Long-term unemployment is perhaps the most insidious of economic diseases, and last month saw Australia’s long-term unemployment rate reach its highest level since 2004. In October, 1.15% of the labour force, or 141,600 people, had been looking for work for more than a year – the highest rate since August 2004.
Real unemployment rate masked, study finds
Clay Lucas, The Age
Australians in full-time work are doing more unpaid overtime than ever before, while the unemployed and those with a part-time job struggle to find enough to do, a new report shows.
It comes as separate federal government research shows that more than a third of the nation's mothers with children under 15 are also not in paid employment – one of the lowest in the developed world.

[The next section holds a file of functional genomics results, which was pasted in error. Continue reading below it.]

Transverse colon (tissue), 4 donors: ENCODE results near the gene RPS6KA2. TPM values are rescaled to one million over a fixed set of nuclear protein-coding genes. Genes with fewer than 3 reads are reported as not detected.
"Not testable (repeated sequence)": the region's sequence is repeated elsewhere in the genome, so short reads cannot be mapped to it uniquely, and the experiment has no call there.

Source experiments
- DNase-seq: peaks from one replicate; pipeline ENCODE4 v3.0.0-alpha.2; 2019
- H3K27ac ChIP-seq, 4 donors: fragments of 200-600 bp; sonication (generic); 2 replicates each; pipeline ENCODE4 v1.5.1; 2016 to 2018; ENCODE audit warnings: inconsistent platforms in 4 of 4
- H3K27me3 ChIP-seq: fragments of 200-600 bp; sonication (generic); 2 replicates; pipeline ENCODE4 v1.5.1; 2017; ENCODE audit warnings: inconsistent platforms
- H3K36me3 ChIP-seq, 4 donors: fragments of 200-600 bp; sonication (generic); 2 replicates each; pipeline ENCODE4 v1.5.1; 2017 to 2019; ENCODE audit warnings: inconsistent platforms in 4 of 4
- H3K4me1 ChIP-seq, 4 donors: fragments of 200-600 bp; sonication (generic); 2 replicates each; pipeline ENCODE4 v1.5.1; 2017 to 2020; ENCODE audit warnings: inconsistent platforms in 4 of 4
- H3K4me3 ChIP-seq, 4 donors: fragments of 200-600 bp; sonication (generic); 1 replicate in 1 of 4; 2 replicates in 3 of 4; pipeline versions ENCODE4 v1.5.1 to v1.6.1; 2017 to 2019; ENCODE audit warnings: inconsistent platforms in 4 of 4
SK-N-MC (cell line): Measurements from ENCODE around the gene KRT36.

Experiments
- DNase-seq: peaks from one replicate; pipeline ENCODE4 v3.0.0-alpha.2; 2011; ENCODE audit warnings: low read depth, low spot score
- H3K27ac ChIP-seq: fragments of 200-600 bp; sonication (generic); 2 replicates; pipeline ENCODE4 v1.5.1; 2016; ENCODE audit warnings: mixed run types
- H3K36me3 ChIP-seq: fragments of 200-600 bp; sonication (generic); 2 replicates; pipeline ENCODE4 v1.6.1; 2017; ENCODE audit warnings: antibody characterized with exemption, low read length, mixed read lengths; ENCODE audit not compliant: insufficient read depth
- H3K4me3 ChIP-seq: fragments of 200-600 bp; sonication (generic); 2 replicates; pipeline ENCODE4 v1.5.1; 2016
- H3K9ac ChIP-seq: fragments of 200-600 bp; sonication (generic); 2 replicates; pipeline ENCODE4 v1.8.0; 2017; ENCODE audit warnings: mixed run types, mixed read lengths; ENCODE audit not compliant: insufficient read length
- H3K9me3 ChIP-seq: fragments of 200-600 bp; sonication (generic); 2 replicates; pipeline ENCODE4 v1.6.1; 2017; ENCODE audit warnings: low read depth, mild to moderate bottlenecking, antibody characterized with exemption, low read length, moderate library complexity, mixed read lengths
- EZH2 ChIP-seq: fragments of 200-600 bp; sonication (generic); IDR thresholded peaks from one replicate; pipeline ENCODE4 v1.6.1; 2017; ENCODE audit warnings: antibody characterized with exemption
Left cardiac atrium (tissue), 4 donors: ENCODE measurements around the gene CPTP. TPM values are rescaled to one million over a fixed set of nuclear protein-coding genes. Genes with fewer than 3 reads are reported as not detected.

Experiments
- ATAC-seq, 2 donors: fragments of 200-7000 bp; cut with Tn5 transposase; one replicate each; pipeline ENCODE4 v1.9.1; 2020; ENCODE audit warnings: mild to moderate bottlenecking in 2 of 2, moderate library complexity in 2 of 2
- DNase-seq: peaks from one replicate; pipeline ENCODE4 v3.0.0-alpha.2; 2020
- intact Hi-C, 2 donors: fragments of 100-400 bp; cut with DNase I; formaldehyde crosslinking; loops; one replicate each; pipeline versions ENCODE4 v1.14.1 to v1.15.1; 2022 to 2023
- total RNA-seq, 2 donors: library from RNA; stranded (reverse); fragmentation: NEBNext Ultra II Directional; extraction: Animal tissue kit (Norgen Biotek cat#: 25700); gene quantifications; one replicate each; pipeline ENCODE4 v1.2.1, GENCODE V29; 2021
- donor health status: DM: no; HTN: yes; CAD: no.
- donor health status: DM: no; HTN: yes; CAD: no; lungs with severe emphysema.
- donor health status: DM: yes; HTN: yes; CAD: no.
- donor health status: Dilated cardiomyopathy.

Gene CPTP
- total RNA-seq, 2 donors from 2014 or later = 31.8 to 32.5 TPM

Hard to get a break?
The Australia Institute
While there is no single solution for a problem as diverse and deep seated as the inability of the labour market to deliver the hours of work desired by the population, there is a range of partial solutions that can both reduce the nature and extent of the mismatch and mitigate the adverse impacts.
Poor young women being ‘left behind in life’ as equality gap widens
Oliver Milman, The Guardian
Nearly half of Australia’s most disadvantaged young women aren’t involved in work or study after leaving school, despite overall rising educational achievements among girls, a government report has found.
Cheap housing need not being addressed
Cec Shevels, Newcastle Herald
We have a housing stalemate in Australia, which is the root cause of the increasing levels of homelessness across the Hunter and beyond.